Low Birth Weight and Zygosity Status Is Associated With Defective Muscle Glycogen and Glycogen Synthase Regulation in Elderly Twins

  1. Pernille Poulsen1,
  2. Jørgen F.P. Wojtaszewski2,
  3. Erik A. Richter2,
  4. Henning Beck-Nielsen3 and
  5. Allan Vaag1
  1. 1Steno Diabetes Center, Gentofte, Denmark
  2. 2Copenhagen Muscle Research Centre, Institute of Exercise and Sport Sciences, University of Copenhagen, Copenhagen, Denmark
  3. 3Odense University Hospital, Odense, Denmark
  1. Address correspondence and reprint requests to Dr. Pernille Poulsen, Steno Diabetes Center, Niels Steensens Vej 2, DK-2820 Gentofte, Denmark. E-mail: pepn{at}steno.dk

Abstract

OBJECTIVE— An adverse intrauterine environment indicated by both low birth weight and monozygosity is associated with an age- or time-dependent reduction in glucose disposal and nonoxidative glucose metabolism in twins, suggesting impaired regulation of muscle glycogen synthesis.

RESEARCH DESIGN AND METHODS— We measured the activities of glycogen synthase (GS), GS kinase (GSK)3α, GS phosphorylation, and glycogen levels in muscle biopsies obtained from 184 young and elderly twins before and after a euglycemic-hyperinsulinemic clamp.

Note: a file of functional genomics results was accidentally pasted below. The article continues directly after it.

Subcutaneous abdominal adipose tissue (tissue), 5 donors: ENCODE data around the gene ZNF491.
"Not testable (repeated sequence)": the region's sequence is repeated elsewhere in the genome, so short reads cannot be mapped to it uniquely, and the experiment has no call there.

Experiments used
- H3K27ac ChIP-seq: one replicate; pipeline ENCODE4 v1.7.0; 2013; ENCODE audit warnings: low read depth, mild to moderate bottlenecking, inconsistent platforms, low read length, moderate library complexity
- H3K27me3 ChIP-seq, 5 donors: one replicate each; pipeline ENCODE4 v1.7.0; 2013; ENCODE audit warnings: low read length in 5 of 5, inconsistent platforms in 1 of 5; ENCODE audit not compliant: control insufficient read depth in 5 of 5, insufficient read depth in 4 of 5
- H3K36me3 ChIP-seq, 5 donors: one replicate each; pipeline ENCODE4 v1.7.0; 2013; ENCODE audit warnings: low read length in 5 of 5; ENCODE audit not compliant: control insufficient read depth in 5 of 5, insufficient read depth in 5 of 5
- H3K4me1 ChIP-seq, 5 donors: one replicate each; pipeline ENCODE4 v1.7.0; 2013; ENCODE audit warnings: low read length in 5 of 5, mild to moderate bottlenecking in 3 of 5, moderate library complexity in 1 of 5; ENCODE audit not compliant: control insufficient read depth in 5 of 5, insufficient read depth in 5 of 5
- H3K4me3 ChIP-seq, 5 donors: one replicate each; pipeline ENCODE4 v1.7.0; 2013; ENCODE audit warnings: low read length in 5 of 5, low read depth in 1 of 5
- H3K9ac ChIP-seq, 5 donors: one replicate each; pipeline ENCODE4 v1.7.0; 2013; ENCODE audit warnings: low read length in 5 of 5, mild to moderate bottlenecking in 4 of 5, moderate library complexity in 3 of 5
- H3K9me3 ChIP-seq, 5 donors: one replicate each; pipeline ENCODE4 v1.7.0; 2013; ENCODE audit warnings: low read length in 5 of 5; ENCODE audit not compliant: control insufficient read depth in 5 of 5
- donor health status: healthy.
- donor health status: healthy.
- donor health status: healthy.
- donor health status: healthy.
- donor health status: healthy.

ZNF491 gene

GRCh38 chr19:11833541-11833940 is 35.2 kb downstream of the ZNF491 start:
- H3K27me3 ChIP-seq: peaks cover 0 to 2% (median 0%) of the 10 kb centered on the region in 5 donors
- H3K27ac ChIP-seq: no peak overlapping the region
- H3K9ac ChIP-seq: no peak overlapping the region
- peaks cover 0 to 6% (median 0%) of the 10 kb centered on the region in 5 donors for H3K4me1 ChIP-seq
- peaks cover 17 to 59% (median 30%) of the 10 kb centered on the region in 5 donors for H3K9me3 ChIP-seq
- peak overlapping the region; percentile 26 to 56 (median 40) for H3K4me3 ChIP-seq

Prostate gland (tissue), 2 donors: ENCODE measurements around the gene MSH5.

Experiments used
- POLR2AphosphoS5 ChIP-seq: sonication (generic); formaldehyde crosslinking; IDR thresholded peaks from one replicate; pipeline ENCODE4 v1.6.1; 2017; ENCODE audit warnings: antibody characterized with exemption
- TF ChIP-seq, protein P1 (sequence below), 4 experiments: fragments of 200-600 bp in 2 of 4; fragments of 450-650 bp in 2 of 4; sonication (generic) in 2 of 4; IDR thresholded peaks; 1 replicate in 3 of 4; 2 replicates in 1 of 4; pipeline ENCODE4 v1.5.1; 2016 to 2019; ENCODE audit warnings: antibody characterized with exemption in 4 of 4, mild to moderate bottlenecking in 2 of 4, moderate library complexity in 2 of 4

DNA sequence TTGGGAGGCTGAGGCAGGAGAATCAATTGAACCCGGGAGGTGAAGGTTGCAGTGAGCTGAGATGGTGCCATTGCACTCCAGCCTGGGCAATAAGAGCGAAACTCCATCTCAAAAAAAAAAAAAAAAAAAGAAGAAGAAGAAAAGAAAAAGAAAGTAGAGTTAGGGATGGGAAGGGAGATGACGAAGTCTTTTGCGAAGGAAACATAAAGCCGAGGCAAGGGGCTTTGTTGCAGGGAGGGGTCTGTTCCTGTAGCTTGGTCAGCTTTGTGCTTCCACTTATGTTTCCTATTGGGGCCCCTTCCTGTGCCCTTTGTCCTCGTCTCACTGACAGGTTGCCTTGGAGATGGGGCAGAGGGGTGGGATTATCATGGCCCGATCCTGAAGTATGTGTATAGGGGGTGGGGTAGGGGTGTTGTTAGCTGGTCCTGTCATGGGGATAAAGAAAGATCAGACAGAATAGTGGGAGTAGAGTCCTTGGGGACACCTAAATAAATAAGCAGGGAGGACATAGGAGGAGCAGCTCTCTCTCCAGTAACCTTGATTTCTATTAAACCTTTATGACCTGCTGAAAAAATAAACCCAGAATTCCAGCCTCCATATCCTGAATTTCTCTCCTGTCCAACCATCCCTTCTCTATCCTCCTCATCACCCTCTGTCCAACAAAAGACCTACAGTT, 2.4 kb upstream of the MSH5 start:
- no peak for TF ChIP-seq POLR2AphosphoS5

RESULTS— Elderly monozygotic twins had significantly lower fractional GS activity amidst higher glycogen and GS protein levels compared with dizygotic twins. In addition, we demonstrated strong nongenetic associations between birth weight and defect muscle glycogen metabolism in elderly—but not in younger—twins. Thus, for every 100 g increase in birth weight within pairs, GS fractional activity, GS protein level, and glycogen content was increased by 4.2, 8.7, and 4.5%, respectively, in elderly twins. Similarly, for every 100 g increase in birth weight, GSK3α activity and GS phosphorylation at the sites 2, 2+2a, and 3a+3b were decreased by 3.1, 9.0, 10.1, and 9.5%, respectively.

CONCLUSIONS— The age- or time-dependent nongenetic impact of birth weight on insulin action in twins may partly be explained by reduced insulin activation of muscle GS, mediated through increased GSK3α activity and GS phosphorylation. Reduced GS activity and negative feedback inhibition of glycogen metabolism by glycogen per se may contribute to the insulin resistance in elderly monozygotic compared with dizygotic twins.

Footnotes

  • Published ahead of print at http://diabetes.diabetesjournals.org on 13 August 2007. DOI: 10.2337/db07-0155.

    The costs of publication of this article were defrayed in part by the payment of page charges. This article must therefore be hereby marked “advertisement” in accordance with 18 U.S.C. Section 1734 solely to indicate this fact.

    • Received February 2, 2007.
    • Accepted August 8, 2007.
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  1. Diabetes vol. 56 no. 11 2710-2714
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